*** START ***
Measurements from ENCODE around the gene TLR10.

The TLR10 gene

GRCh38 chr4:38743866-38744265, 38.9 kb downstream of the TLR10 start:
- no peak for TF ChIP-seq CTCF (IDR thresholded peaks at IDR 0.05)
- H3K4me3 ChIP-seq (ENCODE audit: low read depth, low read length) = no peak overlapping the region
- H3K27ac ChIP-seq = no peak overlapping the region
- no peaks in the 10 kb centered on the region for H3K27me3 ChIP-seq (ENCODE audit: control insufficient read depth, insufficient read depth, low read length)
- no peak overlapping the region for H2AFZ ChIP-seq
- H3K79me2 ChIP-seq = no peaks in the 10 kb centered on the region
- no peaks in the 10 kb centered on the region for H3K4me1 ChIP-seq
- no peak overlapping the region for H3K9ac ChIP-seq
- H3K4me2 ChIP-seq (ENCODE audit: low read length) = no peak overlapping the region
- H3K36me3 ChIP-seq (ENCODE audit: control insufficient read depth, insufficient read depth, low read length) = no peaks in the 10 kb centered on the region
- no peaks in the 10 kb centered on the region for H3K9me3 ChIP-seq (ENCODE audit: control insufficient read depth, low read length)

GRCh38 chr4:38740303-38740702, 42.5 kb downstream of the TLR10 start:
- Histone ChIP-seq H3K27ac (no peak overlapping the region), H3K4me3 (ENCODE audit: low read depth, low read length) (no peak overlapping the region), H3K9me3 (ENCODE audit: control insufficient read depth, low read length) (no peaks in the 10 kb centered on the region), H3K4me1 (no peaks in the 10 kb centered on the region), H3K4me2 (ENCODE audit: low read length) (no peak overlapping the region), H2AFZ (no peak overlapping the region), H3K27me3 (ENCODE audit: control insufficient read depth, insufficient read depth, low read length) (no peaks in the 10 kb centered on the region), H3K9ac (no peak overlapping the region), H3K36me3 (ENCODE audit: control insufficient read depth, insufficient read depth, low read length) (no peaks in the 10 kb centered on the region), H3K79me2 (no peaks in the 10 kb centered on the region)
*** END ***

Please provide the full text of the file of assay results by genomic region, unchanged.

Measurements from ENCODE around the gene TLR10.

The TLR10 gene

GRCh38 chr4:38743866-38744265, 38.9 kb downstream of the TLR10 start:
- no peak for TF ChIP-seq CTCF (IDR thresholded peaks at IDR 0.05)
- H3K4me3 ChIP-seq (ENCODE audit: low read depth, low read length) = no peak overlapping the region
- H3K27ac ChIP-seq = no peak overlapping the region
- no peaks in the 10 kb centered on the region for H3K27me3 ChIP-seq (ENCODE audit: control insufficient read depth, insufficient read depth, low read length)
- no peak overlapping the region for H2AFZ ChIP-seq
- H3K79me2 ChIP-seq = no peaks in the 10 kb centered on the region
- no peaks in the 10 kb centered on the region for H3K4me1 ChIP-seq
- no peak overlapping the region for H3K9ac ChIP-seq
- H3K4me2 ChIP-seq (ENCODE audit: low read length) = no peak overlapping the region
- H3K36me3 ChIP-seq (ENCODE audit: control insufficient read depth, insufficient read depth, low read length) = no peaks in the 10 kb centered on the region
- no peaks in the 10 kb centered on the region for H3K9me3 ChIP-seq (ENCODE audit: control insufficient read depth, low read length)

GRCh38 chr4:38740303-38740702, 42.5 kb downstream of the TLR10 start:
- Histone ChIP-seq H3K27ac (no peak overlapping the region), H3K4me3 (ENCODE audit: low read depth, low read length) (no peak overlapping the region), H3K9me3 (ENCODE audit: control insufficient read depth, low read length) (no peaks in the 10 kb centered on the region), H3K4me1 (no peaks in the 10 kb centered on the region), H3K4me2 (ENCODE audit: low read length) (no peak overlapping the region), H2AFZ (no peak overlapping the region), H3K27me3 (ENCODE audit: control insufficient read depth, insufficient read depth, low read length) (no peaks in the 10 kb centered on the region), H3K9ac (no peak overlapping the region), H3K36me3 (ENCODE audit: control insufficient read depth, insufficient read depth, low read length) (no peaks in the 10 kb centered on the region), H3K79me2 (no peaks in the 10 kb centered on the region)